Howard Shugart was born in Orange, California on 21 September 1931 and studied for his BSc in physics at the California Institute of Technology (1953).
He had already been passionate about the subject for many years and once claimed that he had known he wanted to be a physicist from the age of five.
The epiphany came when his father gave him a train set connected by cables to a car battery outside, and he soon expanded it dramatically, acquired more batteries and created a complete railway line set in its own town and countryside. As his curiosity about electricity grew, he also started talking to the local “lineman” responsible for the cables and so developed an understanding of how the power grid for the whole city worked by the time he was seven.
On completing his first degree, Professor Shugart went on to the University of California, Berkeley for an MA (1955) and then a PhD (1957). He joined the physics department as a lecturer in the same year and was rapidly promoted to professor in 1959, remaining there until he retired and became emeritus in 1993.
An early enthusiast for the vital role that computers can play in physics, he used his time as vice-chair of the department (1980-87) to transform the advanced laboratory courses for physics majors, largely through bringing in computers and introducing simulations as well as new experiments to demonstrate the core principles.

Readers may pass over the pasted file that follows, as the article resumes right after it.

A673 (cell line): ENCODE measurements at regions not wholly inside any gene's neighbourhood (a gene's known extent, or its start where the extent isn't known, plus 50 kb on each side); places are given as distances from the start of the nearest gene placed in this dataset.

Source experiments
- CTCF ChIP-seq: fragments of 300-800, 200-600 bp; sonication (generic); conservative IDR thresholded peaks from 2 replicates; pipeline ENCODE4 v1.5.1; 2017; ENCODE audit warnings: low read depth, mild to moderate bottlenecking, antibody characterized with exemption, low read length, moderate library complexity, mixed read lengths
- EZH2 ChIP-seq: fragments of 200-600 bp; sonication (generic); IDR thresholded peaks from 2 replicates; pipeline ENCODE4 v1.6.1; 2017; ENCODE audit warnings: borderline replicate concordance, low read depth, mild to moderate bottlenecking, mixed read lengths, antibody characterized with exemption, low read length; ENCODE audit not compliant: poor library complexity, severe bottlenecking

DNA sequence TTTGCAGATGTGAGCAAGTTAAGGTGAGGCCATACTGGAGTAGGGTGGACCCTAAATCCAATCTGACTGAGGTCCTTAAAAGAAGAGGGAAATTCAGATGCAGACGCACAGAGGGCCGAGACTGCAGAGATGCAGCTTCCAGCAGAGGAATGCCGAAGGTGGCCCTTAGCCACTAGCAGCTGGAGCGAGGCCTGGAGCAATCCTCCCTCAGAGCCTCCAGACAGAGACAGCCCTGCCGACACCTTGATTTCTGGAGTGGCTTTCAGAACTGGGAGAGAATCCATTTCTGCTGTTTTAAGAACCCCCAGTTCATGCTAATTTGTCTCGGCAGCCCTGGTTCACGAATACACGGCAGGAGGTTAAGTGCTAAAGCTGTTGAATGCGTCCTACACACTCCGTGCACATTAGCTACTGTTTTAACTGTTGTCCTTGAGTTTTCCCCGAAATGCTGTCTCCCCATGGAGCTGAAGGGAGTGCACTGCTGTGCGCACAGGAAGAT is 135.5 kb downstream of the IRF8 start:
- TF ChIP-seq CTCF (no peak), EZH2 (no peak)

A fellow of the American Physical Society (as well as the National Speleological Society), Professor Shugart proved his credentials as a researcher in more than 130 scientific papers.
Appointed group leader of the Lawrence Berkeley Lab Atomic Beams Group in 1965, he developed particular expertise in fields such as low-energy nuclear physics and the determination of the mechanical and electromagnetic properties of nuclei and atoms.
Yet Professor Shugart was equally renowned as an educator, winning the second Donald Sterling Noyce Prize for Excellence in Undergraduate Teaching in 1988 and being well known to the wider Berkeley community through his regular “Fun with Physics” lectures.
In 1992, he was nominated by his department for the university’s prestigious Berkeley Citation, which honours those whose “contributions to UC Berkeley go beyond the call of duty”, on the grounds of “outstanding achievements…attribut[able] to his great efficiency and energy”, but also for his impeccable integrity, courtesy and modesty, which is universally recognized and respected”. He was duly awarded the citation in 1993.
Professor Shugart died on 21 March and is survived by his wife Betty.